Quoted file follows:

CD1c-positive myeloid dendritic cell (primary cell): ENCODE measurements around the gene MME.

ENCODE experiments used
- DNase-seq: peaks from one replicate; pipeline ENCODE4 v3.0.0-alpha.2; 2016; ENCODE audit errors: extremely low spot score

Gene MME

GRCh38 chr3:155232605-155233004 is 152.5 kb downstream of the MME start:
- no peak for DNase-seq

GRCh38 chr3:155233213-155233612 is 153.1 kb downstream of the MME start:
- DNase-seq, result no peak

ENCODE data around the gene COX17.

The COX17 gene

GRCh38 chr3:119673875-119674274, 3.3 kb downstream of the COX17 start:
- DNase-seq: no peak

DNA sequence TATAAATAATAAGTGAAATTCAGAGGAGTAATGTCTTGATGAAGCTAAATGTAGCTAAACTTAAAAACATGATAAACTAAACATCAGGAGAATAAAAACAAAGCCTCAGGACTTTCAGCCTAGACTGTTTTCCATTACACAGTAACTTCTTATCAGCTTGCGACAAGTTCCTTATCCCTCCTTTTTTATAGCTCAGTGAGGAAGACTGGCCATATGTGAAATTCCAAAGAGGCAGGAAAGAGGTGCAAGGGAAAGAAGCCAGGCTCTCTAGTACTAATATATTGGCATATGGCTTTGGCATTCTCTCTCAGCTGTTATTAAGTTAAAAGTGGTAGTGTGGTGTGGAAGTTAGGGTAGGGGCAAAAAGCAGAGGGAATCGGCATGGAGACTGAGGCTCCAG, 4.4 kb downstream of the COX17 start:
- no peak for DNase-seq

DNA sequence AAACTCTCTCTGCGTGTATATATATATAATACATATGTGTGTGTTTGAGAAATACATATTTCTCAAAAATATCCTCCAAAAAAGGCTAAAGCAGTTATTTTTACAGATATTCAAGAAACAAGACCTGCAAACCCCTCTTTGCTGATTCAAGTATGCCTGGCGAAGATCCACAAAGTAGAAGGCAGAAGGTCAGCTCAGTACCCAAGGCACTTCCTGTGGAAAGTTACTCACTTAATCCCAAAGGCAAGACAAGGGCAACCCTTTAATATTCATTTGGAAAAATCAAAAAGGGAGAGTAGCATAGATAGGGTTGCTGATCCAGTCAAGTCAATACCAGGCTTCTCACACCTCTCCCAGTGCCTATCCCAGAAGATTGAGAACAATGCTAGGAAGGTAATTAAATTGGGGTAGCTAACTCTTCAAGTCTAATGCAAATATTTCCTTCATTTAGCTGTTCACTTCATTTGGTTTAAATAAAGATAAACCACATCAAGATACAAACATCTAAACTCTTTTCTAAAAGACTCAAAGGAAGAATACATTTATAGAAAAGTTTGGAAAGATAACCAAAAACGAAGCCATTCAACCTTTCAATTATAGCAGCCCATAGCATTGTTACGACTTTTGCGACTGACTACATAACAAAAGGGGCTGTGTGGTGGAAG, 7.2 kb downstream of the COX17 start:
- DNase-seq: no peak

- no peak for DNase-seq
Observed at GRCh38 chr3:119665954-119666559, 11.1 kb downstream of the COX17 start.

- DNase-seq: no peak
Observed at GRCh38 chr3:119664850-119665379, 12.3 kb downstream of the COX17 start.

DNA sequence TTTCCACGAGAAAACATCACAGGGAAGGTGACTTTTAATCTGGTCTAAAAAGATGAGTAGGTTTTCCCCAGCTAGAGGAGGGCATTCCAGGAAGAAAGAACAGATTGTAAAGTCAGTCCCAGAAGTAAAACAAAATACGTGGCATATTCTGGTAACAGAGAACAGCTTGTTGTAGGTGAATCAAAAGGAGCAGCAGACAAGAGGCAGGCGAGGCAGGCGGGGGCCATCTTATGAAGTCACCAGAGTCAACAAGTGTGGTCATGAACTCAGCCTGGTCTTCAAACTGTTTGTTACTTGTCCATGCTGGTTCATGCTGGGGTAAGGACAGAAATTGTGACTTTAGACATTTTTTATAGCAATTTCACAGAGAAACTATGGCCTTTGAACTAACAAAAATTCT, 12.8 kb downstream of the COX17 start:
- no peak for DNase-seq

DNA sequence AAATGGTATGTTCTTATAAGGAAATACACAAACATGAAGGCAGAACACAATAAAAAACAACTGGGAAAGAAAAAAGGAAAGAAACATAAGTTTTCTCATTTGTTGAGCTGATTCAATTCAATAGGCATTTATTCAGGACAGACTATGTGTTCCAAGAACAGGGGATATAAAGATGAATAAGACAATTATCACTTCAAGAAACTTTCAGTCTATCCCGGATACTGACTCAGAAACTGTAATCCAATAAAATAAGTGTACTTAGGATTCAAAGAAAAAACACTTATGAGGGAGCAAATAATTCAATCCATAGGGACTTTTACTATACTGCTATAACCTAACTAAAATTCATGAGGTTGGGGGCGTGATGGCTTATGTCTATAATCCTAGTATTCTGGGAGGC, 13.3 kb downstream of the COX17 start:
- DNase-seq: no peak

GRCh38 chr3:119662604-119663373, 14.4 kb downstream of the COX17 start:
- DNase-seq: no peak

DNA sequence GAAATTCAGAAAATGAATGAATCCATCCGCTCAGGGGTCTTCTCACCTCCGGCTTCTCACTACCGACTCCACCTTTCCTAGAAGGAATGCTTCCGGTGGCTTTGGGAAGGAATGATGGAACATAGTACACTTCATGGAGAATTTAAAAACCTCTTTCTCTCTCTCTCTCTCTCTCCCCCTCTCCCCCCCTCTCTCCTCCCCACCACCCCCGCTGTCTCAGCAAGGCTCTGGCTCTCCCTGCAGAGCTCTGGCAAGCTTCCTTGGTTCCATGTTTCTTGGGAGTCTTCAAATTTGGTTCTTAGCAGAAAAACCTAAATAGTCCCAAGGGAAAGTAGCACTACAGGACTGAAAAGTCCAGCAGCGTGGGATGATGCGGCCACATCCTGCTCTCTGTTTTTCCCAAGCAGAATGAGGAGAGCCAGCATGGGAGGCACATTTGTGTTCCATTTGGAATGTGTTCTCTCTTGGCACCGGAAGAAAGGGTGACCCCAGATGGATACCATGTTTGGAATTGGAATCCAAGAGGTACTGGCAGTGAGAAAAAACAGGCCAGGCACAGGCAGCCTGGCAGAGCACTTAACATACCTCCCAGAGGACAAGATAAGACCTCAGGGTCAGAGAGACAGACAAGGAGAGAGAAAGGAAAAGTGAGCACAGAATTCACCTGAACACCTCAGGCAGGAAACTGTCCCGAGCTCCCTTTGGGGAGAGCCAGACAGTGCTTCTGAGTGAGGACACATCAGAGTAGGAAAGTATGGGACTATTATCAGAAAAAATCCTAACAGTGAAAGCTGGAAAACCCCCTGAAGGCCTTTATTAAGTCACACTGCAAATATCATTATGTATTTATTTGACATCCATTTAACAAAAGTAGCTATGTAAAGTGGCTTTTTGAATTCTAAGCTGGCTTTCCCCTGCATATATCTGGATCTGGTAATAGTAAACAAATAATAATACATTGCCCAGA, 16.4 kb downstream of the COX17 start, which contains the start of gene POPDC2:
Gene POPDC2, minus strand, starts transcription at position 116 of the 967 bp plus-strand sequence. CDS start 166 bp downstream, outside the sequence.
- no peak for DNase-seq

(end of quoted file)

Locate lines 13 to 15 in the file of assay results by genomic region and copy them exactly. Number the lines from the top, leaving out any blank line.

DNA sequence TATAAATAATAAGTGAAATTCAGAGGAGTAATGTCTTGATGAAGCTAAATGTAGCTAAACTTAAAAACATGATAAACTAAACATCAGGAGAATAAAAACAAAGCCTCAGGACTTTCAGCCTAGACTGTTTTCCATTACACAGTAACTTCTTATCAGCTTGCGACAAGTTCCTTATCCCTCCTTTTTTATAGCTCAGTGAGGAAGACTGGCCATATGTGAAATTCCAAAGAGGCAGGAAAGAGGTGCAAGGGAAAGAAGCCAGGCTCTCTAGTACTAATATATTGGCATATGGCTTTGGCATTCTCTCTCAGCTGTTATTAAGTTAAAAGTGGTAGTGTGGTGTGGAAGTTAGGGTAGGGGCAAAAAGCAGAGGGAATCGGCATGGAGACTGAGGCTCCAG, 4.4 kb downstream of the COX17 start:
- no peak for DNase-seq

DNA sequence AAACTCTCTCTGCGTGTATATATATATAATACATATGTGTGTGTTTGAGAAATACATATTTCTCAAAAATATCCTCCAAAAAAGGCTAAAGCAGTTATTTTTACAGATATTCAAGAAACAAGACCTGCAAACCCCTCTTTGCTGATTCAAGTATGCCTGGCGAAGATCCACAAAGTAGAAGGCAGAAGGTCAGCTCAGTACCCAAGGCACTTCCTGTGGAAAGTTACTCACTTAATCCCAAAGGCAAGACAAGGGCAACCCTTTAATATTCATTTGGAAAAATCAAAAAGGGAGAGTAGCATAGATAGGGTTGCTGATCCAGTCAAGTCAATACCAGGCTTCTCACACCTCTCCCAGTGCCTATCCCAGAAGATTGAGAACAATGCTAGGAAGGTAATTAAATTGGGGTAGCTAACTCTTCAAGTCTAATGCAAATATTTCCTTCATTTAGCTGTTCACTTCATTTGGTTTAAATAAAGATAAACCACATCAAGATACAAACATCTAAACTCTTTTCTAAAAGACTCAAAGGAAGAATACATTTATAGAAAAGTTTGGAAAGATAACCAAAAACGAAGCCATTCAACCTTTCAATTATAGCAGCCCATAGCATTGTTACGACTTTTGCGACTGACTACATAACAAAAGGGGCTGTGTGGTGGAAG, 7.2 kb downstream of the COX17 start: